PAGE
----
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I have one line manager on the contract, but my performance review (including salary increase, promotion, etc.) will be decided by three directors of whom I am a shared resource.

And there's lots of conflict. We have tried multiple methods to try and reach agreement, manage time and priorities among the three directors, but there are are very strong and sometimes verbal conflicts, which tells me that either their common boss is giving them conflicting instructions or their common boss doesn't know that I am used as a shared resource. The way the speak with each other when they argue gives me the impression that they assume director A has one information, but in fact has another.

Worst of all, they expect me to channel all the required information among the three of them, but I am usually the last to find out whatever was told to them by their boss... ultimately I am blamed for not having done things I never knew about.

So I think, if the common source and common denominator of this conflict is their common boss (the CEO in this case) shouldn't I bring the issue to the CEO to figure out how to solve this?

It's a huge communication issue and everyone expects either the other two directors to know it, or me to tell it - but I am literally the last person who gets to know the information.

Should I tell the CEO, and if yes, what's the most professional way to do so?

marked as duplicate by gnat, IDrinkandIKnowThings, Garrison Neely, ChrisF, Michael Grubey Oct 18 '14 at 16:06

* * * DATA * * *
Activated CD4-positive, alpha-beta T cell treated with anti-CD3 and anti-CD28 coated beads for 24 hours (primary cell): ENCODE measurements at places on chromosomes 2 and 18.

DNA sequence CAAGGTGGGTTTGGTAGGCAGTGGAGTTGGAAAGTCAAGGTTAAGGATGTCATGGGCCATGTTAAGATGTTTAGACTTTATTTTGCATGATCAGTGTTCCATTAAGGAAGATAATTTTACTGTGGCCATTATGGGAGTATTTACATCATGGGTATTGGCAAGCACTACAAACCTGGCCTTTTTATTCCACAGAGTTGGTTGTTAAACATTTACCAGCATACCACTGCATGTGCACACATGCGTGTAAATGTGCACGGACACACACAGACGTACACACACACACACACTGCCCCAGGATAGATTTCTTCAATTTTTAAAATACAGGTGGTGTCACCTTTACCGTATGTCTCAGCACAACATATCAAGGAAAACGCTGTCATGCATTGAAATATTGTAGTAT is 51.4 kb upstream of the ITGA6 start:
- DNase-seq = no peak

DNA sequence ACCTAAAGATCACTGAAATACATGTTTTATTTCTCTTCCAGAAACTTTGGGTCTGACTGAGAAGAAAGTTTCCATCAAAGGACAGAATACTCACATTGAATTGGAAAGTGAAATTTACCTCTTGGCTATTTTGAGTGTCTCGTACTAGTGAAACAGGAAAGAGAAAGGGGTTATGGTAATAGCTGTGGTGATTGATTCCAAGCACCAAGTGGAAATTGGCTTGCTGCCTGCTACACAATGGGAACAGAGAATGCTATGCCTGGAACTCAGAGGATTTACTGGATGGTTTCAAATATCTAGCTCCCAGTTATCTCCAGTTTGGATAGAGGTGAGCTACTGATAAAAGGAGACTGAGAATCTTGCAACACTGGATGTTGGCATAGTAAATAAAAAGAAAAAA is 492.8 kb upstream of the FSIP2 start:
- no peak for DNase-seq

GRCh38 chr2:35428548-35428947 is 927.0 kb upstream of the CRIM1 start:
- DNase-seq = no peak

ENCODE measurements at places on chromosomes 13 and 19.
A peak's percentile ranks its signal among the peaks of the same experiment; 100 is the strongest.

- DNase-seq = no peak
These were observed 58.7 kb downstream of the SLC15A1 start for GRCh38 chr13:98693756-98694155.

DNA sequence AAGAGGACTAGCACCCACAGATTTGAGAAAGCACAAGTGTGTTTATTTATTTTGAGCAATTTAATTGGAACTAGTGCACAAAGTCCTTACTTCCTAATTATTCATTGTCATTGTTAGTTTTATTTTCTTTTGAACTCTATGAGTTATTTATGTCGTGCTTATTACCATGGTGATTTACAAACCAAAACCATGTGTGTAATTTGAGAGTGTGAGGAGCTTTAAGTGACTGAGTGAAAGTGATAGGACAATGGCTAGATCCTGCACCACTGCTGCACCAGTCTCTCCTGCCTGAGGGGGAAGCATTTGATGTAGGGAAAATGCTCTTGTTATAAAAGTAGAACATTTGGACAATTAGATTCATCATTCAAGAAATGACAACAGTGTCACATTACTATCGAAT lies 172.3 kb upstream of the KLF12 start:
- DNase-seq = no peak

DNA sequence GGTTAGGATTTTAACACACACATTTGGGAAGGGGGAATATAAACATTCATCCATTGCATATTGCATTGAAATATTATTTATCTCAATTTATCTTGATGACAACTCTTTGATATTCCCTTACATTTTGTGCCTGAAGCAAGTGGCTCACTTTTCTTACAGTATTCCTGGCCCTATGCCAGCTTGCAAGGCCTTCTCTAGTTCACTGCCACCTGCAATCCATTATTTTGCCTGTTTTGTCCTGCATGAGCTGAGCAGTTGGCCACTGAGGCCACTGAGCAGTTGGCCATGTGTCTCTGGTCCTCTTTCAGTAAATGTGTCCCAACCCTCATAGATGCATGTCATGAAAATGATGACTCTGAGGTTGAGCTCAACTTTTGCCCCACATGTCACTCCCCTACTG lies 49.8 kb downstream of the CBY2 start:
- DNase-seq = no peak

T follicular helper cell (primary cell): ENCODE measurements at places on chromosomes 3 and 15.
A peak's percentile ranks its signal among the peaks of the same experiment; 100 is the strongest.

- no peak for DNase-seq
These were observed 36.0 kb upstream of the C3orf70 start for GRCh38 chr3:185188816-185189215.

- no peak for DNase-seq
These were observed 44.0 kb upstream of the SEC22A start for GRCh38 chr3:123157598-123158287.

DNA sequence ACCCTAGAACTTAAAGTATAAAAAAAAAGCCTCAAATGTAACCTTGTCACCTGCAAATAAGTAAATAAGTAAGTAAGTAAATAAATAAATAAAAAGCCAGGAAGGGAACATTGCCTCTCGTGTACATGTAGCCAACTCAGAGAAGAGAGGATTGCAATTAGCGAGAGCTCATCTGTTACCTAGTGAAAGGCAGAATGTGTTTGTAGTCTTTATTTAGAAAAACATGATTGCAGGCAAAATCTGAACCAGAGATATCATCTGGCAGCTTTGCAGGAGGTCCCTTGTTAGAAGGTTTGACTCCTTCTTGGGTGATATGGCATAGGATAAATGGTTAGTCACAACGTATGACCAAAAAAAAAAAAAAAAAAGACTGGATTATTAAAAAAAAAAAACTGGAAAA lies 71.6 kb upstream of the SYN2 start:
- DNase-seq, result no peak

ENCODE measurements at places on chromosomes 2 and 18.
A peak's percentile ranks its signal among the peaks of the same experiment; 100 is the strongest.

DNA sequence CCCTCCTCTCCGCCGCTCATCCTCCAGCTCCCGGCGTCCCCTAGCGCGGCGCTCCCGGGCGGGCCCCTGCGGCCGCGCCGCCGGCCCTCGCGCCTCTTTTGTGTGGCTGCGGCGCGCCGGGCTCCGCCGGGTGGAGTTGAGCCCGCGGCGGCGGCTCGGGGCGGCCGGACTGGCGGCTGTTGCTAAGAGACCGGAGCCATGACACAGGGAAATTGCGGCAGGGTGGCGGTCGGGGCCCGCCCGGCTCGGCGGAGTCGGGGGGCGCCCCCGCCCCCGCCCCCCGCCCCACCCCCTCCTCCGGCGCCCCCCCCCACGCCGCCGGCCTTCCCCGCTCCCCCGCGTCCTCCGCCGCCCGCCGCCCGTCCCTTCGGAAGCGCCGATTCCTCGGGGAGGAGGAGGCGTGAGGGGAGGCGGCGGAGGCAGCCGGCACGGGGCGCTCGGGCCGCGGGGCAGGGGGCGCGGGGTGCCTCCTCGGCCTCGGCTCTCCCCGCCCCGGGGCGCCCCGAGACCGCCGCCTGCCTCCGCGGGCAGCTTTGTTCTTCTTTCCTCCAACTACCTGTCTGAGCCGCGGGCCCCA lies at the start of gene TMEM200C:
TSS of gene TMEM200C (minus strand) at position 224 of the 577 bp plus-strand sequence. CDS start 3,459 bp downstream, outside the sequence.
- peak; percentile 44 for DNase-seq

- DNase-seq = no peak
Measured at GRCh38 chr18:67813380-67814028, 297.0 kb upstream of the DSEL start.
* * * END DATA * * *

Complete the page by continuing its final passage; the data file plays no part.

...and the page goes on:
This question has been asked before and already has an answer. If those answers do not fully address your question, please ask a new question.

  • Is one of the directors your line manager or is that a fourth person? – Myles Oct 14 '14 at 21:30
  • It's one of them. But the other directors tell me that he's my boss "only on paper" and ultimately all three will decide on my career growth and future. – CorporateHero Oct 14 '14 at 22:05
  • see also: How do I respectfully go above my manager? – gnat Oct 15 '14 at 9:00
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Start with your line manager. Lay out your concerns in writing and give him a chance to address them. Include examples and explain the impact on your work. Be as specific and unemotional as you can be. Ask for what you need (ex: "In order to make sure I meet deadlines, I need to be copied on all emails from A and B. Is that possible?"

It is hard to know whether talking to the CEO is a good idea without knowing more about your organization. If things don't get better after addressing it with your line manager, though, you probably have nothing to lose.

Try something like: "I seem to have three managers with conflicting agendas, and it is affecting my work by X. I have tried resolving this with my line manager (email attached), but things have not improved. I am not sure what to do next, and your advice would be appreciated."

Be prepared that this is a situation that might not turn out well.

  • +1 for being specific, and also for being prepared that this may not turn out well. (In fact, I'd be sort of surprised if it does turn out well...) – Jenny D Oct 15 '14 at 6:26

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